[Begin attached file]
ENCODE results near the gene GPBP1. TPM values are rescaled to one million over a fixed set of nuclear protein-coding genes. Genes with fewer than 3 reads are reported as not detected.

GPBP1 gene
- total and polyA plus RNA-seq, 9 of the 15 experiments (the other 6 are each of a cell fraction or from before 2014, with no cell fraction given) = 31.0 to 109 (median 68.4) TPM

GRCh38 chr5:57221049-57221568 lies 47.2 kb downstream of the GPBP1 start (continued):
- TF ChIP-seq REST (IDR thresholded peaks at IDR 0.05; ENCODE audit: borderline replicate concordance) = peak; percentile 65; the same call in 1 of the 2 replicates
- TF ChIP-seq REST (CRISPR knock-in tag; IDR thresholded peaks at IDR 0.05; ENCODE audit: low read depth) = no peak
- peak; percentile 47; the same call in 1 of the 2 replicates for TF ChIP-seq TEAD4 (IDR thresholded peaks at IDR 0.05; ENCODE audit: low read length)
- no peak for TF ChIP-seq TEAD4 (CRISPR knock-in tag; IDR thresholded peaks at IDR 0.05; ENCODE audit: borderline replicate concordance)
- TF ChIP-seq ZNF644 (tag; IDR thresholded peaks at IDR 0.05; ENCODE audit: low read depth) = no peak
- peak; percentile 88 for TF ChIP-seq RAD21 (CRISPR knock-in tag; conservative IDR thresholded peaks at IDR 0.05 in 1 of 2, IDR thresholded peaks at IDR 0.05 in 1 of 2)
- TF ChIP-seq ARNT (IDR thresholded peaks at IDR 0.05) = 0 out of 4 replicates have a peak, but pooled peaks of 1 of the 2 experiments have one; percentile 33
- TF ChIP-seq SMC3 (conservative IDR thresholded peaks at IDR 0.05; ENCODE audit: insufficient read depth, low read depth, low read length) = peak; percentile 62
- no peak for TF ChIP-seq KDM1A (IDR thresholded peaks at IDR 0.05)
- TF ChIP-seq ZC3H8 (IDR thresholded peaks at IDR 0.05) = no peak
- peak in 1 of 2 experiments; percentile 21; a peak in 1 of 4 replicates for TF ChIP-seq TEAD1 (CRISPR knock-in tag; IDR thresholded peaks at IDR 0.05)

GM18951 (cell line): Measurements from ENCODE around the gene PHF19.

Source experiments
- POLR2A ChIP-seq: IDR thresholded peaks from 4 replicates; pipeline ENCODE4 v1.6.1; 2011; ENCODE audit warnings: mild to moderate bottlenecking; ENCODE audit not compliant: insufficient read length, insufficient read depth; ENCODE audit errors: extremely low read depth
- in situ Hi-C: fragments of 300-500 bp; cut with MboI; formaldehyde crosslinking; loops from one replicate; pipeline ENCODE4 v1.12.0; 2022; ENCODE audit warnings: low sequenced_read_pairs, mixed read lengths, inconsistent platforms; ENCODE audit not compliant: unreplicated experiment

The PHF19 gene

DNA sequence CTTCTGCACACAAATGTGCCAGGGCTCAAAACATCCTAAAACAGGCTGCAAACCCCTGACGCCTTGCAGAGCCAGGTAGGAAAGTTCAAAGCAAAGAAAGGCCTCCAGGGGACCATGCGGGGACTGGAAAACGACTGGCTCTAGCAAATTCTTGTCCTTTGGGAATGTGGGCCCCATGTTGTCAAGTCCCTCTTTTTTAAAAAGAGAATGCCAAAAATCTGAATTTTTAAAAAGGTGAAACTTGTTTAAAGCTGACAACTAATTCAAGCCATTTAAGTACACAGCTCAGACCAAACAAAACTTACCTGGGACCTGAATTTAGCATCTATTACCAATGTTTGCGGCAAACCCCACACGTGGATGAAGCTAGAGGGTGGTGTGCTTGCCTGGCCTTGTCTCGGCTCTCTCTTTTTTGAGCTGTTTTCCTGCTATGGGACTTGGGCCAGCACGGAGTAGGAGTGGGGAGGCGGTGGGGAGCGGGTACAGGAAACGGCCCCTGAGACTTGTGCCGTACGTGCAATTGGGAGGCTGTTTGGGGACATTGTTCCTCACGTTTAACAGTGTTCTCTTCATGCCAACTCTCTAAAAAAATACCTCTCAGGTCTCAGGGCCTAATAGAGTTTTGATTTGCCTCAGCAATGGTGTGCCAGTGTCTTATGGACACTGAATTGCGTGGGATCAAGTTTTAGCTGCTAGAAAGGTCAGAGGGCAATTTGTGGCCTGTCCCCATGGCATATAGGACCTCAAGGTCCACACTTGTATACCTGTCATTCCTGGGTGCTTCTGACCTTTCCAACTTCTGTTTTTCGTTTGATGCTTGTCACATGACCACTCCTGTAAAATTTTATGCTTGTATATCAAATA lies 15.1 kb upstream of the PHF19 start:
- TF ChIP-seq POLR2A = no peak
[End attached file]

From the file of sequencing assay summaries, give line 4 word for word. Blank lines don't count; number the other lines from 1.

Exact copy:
GRCh38 chr5:57221049-57221568 lies 47.2 kb downstream of the GPBP1 start (continued):